To the Last Drop

June 23, 2011 § 1 Comment

From Al Jazeera‘s excellent Witness series:

The small town of Fort Chipewyan in northern Alberta is facing the consequences of being the first to witness the impact of the Tar Sands project, which may be the tipping point for oil development in Canada. The local community has experienced a spike in cancer cases and dire studies have revealed the true consequences of “dirty oil”.

Gripped in a Faustian pact with the American energy consumer, the Canadian government is doing everything it can to protect the dirtiest oil project ever known. In the following account, filmmaker Tom Radford describes witnessing a David and Goliath struggle.

Below the fold you can also watch Dirty Oil, the 2009 documentary on the Alberta tar sands directed by Leslie Iwerks.

I shot my first film, Death of a Delta, in Fort Chipewyan in 1972. I shot it with a hand crank Bolex camera with a maximum 26-second wind. I had to make sure people knew what they were talking about. There was no time for red herrings. In our new film, To the Last Drop, the latest in digital HD and Cineflex cameras capture the landscape of northern Alberta as never before.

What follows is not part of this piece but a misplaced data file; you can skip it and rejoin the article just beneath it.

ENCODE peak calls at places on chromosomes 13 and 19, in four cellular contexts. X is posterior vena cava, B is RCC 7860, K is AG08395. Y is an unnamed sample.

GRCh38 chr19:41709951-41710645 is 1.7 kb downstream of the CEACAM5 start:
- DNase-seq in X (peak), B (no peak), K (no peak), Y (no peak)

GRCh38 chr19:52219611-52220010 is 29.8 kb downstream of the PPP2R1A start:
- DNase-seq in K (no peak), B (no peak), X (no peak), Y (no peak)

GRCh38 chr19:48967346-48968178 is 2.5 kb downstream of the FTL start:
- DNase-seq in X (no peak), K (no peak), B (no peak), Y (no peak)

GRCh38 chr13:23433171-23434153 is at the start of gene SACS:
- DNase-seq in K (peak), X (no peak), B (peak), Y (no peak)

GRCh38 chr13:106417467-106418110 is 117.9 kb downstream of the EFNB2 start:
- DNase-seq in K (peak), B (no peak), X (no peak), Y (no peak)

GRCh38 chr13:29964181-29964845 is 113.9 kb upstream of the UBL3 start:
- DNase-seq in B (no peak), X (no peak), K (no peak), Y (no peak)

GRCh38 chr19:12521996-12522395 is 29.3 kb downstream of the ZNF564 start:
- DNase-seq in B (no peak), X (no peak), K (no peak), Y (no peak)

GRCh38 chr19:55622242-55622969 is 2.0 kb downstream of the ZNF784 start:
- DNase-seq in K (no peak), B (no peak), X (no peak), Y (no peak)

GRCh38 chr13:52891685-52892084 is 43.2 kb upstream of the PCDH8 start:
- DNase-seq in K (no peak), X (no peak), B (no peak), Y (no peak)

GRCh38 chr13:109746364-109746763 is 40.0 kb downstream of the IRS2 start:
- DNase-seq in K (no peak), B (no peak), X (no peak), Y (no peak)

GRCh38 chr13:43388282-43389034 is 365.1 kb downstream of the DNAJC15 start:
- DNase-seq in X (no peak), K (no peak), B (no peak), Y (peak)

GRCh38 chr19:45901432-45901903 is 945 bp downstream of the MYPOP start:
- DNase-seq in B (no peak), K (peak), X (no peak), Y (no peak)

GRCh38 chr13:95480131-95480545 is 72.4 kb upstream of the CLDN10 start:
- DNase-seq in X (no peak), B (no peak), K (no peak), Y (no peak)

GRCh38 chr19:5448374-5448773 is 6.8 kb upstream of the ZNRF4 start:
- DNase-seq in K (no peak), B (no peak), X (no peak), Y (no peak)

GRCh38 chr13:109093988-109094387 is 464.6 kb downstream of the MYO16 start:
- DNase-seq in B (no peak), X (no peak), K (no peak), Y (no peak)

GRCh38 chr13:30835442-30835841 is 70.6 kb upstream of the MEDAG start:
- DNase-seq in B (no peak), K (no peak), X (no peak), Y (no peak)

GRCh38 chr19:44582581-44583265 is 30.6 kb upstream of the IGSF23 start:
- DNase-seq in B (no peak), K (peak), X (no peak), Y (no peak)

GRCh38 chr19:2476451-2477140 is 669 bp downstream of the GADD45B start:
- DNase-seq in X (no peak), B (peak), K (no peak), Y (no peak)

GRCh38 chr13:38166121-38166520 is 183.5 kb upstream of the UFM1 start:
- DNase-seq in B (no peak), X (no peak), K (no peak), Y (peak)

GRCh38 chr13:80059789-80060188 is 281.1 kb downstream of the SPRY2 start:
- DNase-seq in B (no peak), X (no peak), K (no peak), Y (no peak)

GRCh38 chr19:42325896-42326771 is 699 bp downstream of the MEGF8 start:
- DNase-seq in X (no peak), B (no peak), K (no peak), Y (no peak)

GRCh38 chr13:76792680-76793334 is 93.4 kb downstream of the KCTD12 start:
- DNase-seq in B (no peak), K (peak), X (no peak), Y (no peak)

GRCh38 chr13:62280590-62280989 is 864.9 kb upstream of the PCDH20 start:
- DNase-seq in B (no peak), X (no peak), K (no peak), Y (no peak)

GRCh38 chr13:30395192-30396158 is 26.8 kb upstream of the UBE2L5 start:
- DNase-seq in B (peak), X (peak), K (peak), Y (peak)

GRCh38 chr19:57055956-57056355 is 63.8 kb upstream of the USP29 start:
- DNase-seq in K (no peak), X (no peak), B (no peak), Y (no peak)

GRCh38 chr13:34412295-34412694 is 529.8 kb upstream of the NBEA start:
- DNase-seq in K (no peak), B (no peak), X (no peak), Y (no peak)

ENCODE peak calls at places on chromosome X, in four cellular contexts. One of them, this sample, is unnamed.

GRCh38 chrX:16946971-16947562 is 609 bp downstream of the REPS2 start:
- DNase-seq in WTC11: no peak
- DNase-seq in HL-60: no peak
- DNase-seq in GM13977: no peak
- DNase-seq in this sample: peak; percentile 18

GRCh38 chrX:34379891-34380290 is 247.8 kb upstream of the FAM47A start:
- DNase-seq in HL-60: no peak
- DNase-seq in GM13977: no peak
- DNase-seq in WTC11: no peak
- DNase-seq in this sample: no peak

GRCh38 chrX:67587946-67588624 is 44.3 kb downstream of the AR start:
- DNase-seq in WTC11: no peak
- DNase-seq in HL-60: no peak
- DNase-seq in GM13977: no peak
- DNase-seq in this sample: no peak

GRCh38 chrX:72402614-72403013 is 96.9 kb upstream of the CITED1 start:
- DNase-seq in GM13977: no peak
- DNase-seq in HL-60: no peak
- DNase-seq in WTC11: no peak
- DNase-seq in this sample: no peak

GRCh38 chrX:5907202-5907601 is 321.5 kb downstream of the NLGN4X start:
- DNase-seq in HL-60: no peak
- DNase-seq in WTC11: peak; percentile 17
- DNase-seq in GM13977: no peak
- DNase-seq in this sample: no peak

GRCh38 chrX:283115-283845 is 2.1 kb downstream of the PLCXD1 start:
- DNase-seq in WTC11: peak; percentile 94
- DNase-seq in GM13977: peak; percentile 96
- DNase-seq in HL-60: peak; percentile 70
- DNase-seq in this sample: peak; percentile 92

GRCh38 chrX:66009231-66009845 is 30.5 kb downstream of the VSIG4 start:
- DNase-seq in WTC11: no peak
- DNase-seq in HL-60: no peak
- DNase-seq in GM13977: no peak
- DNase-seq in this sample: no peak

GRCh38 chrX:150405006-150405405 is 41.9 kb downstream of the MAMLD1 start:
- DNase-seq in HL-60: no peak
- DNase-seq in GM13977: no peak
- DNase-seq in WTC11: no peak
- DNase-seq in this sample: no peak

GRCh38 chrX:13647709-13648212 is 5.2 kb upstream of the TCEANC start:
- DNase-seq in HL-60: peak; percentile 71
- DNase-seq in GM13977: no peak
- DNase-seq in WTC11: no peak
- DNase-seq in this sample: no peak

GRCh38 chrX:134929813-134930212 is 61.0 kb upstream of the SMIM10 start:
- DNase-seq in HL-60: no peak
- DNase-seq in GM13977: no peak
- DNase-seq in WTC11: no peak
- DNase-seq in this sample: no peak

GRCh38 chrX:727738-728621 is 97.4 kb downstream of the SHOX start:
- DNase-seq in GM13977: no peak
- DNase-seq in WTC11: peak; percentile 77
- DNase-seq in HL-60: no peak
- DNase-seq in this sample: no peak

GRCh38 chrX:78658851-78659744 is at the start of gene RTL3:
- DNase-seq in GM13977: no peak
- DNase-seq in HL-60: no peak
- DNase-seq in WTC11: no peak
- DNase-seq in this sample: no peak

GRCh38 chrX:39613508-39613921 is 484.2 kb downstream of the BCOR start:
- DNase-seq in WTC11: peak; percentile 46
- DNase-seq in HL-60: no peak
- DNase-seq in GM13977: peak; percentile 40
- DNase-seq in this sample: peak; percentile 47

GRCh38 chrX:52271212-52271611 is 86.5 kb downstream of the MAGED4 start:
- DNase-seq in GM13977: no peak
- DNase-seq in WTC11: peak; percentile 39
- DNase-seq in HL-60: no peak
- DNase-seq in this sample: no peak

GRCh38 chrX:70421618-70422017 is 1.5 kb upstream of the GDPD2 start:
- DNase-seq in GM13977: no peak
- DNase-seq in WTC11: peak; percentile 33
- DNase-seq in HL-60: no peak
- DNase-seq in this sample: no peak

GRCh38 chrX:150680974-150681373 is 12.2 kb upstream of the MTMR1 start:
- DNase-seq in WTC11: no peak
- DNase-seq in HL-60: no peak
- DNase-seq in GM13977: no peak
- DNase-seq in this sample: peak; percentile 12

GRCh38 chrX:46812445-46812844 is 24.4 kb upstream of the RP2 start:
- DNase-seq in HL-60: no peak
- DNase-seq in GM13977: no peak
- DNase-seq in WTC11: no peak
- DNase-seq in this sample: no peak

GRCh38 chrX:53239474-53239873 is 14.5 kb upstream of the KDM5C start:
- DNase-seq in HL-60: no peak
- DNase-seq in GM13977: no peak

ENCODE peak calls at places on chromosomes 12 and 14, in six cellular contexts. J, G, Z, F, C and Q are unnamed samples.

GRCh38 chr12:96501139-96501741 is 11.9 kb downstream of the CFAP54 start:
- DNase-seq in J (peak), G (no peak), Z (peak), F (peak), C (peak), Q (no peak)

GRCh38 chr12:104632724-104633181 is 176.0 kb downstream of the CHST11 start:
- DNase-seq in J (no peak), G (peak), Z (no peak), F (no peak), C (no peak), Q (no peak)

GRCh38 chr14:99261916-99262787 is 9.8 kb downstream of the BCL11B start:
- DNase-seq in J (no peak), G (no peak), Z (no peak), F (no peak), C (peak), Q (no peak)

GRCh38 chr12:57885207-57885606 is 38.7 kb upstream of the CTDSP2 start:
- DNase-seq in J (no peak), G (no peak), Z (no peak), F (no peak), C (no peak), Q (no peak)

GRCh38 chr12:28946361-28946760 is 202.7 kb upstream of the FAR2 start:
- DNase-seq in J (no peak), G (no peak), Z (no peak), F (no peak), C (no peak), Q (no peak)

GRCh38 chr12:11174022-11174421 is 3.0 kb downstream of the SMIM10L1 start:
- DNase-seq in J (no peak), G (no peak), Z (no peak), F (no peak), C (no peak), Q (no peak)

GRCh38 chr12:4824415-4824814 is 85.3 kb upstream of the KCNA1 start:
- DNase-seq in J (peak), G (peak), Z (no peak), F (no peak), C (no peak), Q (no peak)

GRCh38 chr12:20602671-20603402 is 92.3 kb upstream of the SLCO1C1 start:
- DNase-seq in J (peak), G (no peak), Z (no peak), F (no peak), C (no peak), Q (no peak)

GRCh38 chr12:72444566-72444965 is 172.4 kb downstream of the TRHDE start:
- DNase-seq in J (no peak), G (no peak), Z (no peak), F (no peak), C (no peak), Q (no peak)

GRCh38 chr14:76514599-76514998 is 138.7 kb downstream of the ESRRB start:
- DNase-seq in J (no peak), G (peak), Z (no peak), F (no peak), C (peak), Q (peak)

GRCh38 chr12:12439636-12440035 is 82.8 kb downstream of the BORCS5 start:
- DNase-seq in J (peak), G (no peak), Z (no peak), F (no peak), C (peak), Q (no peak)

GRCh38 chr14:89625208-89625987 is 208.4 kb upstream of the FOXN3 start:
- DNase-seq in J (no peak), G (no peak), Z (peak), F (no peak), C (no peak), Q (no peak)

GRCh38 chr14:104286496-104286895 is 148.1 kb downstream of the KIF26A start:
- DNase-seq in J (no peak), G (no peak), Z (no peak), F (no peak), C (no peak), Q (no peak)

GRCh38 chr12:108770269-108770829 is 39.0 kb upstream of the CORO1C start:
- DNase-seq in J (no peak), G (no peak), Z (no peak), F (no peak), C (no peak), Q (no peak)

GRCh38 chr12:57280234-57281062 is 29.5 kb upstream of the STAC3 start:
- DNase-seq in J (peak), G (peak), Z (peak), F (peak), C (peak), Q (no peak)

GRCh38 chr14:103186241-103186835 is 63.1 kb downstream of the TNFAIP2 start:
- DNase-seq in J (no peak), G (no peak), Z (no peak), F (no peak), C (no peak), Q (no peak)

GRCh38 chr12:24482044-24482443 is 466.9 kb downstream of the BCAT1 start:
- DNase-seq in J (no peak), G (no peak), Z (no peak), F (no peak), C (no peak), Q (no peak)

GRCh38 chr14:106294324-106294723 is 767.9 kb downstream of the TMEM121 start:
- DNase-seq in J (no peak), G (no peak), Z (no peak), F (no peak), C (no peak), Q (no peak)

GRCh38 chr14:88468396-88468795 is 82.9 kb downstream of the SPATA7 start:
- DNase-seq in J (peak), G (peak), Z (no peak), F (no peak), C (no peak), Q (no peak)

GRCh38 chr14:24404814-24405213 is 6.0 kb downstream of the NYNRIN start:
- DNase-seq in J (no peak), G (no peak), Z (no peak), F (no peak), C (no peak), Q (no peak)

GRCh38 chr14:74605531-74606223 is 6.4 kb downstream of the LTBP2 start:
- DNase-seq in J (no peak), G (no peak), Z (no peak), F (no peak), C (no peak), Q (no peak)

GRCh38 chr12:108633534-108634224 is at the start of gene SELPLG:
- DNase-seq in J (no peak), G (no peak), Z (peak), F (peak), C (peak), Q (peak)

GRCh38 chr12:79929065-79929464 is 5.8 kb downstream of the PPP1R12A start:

But while technology can go through multiple revolutions in 49 years, the issue that drives both our films remains the same: the rights of downstream communities, and the need to recognise those rights, no matter how powerful their upstream neighbours.

Death of a Delta documented the fight of Fort Chipewyan to have a voice in the construction of a massive hydroelectric project on the Peace River, the W.A.C. Bennett Dam. At stake was not only the survival of the oldest community in Alberta, but the protection of a World Heritage site, the Peace Athabasca Delta, a convergence of migratory flyways and the greatest concentration of waterfowl on the continent.

In the David and Goliath struggle that ensued, David won. Water was released from the dam and water levels in the Delta returned to normal. The unique ecology of the region was saved. The town survived.

Today, that same David, the collective will of the thousand residents of Fort Chipewyan, is fighting an even more imposing Goliath. The Alberta oil sands is arguably now the world’s largest construction project. Its expansion will have an estimated $1.7 trillion impact on the Canadian economy over the coming decades. An area of boreal forest the size of Greece will be affected by industrial activity.

Once again the issue is water, but this time it is not just the flow of the river, but the chemicals the current may be carrying downstream from the strip mines and bitumen upgraders.